Forge welding is, as I see it, an incredible process which should be seen as an opportunity to enhance the craft. The limitations of its potential are non existent so long as the beginning trepidation is overcome. While there are certain chemical barriers to what can be welded, the majority of weld failures can be easily avoided given a bit of education and practical experience.

Regardless of what you begin with, the dimensions or the surface conditions, the grades of steel or the ultimate design, persistence can overcome the material limitations given the right conditions.

Whether from a pile of scrap tack welded together, a rusty spring found buried in the middle of the woods, or a pristine billet prepared from modern steel, forge welding is limited only by the imagination and the constraint of design. Patterns can be manipulated by hammering or by grinding or any number of mechanisms to produce results both rooted firmly in the history of the craft or never done before. It is, as many things have come to be, a process which can only be truly achieved by doing. And the only to know is to try.

Monday, January 2, 2017

The Road

They say the open road will carry you home for free.

Another year has come and gone, and with it parts of us we might never have noticed had it not been for that silent reflection that comes from the open road. What people fail to realise is that the world is only as small as we permit. There will always be a path to follow, a door to open, a far distant land to chase, and so many in number do they lay beyond our sight that we accept that blindness of comfort as our only reality.

Perhaps it is a confession of our character in what we see of the world around us. Too often are we content with passing the exhaustions of life with naming rest simply as lack of motion. I would rather say that there lies within us all a tiredness of the bones which no amount of sleep can tame. No number to the hours passed idly waiting for whatever might come upon us next. For that is not rest, and neither does it bring us peace.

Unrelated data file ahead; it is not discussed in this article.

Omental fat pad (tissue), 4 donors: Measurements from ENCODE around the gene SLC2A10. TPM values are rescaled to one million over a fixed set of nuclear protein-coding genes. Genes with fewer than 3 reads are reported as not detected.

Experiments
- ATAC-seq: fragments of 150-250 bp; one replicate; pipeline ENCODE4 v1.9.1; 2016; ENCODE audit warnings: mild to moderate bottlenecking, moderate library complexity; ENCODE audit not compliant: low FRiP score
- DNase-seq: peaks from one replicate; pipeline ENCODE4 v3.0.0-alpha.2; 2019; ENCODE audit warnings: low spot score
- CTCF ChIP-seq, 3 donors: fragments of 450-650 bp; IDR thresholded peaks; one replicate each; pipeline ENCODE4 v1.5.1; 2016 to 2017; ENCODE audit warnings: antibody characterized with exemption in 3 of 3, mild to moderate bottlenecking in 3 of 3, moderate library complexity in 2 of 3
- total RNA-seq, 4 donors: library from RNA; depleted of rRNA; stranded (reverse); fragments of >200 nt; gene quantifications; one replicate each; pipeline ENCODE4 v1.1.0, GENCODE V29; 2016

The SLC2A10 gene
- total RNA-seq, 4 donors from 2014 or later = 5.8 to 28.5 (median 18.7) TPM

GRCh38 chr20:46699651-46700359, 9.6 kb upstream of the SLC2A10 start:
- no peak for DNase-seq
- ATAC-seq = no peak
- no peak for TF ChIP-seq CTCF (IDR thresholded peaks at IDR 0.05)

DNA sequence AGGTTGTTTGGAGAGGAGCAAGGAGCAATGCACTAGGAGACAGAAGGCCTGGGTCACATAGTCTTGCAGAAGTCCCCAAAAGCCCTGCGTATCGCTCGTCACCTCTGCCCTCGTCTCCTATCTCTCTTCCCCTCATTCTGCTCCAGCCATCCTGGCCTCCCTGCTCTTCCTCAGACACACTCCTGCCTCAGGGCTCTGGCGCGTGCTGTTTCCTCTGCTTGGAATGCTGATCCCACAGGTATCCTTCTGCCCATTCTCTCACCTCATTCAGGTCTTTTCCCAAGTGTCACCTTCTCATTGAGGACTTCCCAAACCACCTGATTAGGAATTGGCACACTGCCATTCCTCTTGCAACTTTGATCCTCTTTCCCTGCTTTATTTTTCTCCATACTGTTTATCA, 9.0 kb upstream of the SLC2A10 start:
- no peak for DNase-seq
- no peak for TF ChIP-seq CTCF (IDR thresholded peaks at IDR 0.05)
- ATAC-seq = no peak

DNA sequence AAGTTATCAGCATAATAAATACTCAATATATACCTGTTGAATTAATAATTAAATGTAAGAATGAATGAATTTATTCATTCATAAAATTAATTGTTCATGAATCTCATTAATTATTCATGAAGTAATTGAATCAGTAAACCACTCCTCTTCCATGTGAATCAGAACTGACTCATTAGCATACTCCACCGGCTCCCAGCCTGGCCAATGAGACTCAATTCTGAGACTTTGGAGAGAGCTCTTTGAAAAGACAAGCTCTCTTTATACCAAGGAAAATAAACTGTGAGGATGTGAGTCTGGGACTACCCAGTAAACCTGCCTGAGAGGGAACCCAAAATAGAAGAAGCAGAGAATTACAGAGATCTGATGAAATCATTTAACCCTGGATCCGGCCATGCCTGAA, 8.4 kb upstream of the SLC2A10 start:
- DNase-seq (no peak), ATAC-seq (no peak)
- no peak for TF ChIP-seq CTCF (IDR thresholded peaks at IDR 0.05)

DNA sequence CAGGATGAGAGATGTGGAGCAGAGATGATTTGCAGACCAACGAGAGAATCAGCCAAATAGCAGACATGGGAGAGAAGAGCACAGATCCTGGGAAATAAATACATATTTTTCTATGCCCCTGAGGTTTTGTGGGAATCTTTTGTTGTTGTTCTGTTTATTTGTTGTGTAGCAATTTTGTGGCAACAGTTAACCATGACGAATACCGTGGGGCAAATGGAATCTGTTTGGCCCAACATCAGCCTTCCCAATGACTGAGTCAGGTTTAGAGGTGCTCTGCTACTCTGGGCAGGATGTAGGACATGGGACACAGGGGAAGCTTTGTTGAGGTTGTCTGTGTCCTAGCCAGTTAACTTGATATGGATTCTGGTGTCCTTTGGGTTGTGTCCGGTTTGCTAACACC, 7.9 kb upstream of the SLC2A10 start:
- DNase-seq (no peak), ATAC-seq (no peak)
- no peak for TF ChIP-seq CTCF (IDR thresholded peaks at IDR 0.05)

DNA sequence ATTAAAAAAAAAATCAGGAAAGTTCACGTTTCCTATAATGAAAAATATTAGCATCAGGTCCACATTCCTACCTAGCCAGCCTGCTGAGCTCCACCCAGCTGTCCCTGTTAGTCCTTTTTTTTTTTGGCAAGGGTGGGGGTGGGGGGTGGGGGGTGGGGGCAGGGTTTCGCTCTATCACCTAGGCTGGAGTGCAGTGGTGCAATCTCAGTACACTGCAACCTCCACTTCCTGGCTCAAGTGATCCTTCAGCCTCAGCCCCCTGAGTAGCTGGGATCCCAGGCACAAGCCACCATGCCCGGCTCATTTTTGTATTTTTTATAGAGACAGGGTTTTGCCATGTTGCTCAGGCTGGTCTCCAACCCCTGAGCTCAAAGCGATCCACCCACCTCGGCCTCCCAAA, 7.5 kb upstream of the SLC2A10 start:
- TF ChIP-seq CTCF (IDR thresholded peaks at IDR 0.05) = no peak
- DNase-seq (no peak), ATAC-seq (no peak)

To be perfectly composed is to be wholly deposed of that sense of wonder which has driven our kind into the farthest reaches of the earth and so much that extends beyond it. Of late, it has become a theme to chase those wilds into wherever they may lead. Whether to the mountain tops or the thundering seas, adventure lies within us as much as it lies around, and to deny either is to cut away a piece of our soul which we so dearly need.

For those who seek it, the answer is simple. Search, and you will find. It may not be what you intended to become, nor where you expected that passage to end, but it will always be where you needed.

There is something to be said for staring at far away things. Things so close yet impossibly far away as though separated by the vastness of the ocean. When it is the ocean itself that rises out of a turn of the earth, our sense of wonder is bared to the true power of the natural world. An understanding and a realisation comes from the strength of something which has outlived us by as many generations as it has years, and for each of us it is different. That is the beauty of the world around us. It does not care who you are. It does not care where you came from or where you are going. It does not care who you were or who you have become. And to us all, it presents the simplest and most profound gift of all. Opportunity.

There lies an anchor upon the heart; we long for a world we cannot see, heedless of the consequences which might truly bring us there. It is that dichotomy- a hope to better the future, unable to forsake the familiarity of the past- which keeps us from the way of progress.

Yet that is the grandest illusion which we suffer. The only limitations we have for our vision of the future are those which we impose upon it. There is no power in making a new resolve a year after the last one. There is nothing to be gained by waiting for the perfect circumstance or the passing of some old obstacle which has loomed between us and our ambition. In truth, the road which takes us through this journey moves forward by only our own intention, and there is a spectacular world waiting for us there.

The problem is, you think you have time.

Monday, December 5, 2016


"It doesn't matter how many times you leave, it will always hurt to come back and remember what you once had and who you once were. Then it will hurt just as much to leave again, and so it goes over and over again. Once you've started to leave, you will run your whole life."